An Op-Ed by Maureen Dowd trying to explain conflicting predictions about the fate of the Y chromosome sent me on an eye-rolling spree. It fits the cultural zeitgeist, I suppose; the image of a war between the genders. Something about women coldly calculating that men are an evolutionary waste of space (due to their inability to bear children) and doing away with the gender. This fact, coupled with the gene-poor nature of the Y chromosome itself, is a reasonably compelling story for science fiction narratives, provided you don’t think about the biology too much.
But really, that’s what I’m here for, right? To think about the biology too much?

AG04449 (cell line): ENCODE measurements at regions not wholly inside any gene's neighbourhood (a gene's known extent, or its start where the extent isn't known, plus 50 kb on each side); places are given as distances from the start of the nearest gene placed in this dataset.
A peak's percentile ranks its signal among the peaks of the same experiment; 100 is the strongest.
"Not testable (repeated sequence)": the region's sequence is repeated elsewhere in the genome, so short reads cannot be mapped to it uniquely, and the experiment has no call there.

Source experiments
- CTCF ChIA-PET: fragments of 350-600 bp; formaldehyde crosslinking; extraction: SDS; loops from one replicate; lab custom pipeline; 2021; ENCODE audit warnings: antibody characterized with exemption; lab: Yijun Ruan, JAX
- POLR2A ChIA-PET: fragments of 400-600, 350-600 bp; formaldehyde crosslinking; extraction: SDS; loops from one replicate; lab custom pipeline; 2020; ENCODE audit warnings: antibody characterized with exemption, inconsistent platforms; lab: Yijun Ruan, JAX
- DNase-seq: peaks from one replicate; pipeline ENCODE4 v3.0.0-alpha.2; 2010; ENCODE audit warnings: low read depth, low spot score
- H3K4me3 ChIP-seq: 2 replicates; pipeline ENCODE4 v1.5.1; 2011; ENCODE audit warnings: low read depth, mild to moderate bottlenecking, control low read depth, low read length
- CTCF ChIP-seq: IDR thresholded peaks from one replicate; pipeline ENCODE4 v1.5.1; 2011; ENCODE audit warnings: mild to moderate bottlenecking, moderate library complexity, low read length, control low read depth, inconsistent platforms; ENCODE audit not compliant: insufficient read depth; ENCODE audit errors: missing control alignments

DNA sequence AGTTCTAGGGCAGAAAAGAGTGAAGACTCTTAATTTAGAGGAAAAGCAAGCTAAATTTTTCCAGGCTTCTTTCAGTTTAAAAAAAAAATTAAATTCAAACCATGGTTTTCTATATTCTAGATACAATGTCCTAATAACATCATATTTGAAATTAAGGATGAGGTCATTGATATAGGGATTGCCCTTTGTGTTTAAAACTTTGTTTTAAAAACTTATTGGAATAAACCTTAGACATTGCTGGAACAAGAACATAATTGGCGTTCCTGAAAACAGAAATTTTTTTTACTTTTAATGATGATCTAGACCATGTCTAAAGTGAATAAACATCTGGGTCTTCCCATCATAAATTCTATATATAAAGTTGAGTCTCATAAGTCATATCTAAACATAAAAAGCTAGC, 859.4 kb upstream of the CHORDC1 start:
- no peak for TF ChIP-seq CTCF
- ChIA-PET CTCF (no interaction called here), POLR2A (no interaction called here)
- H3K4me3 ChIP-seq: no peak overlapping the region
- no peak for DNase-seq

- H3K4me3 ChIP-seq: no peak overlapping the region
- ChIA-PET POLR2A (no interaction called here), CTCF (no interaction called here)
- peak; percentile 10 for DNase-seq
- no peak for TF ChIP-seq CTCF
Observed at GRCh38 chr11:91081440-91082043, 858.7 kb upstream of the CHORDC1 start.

So, below, is a bit about the biology of the Y chromosome, a bit about why plants and animals reproduce sexually, and a bit about why mammals in particular aren’t going to do away with males any time soon.
Is Bigger Necessarily Better?
The essential argument that I see parroted around about why men are biologically “disappearing” — at least in the popular press — is because the Y chromosome is so small and gene poor. The X chromosome has hundreds of genes, versus a mere 30-or-so on the Y. Physically, the X chromosome is several times larger than the Y chromosome. This is because the Y chromosome lost genes relatively rapidly, shrinking down to contain only genes that are particularly useful to males.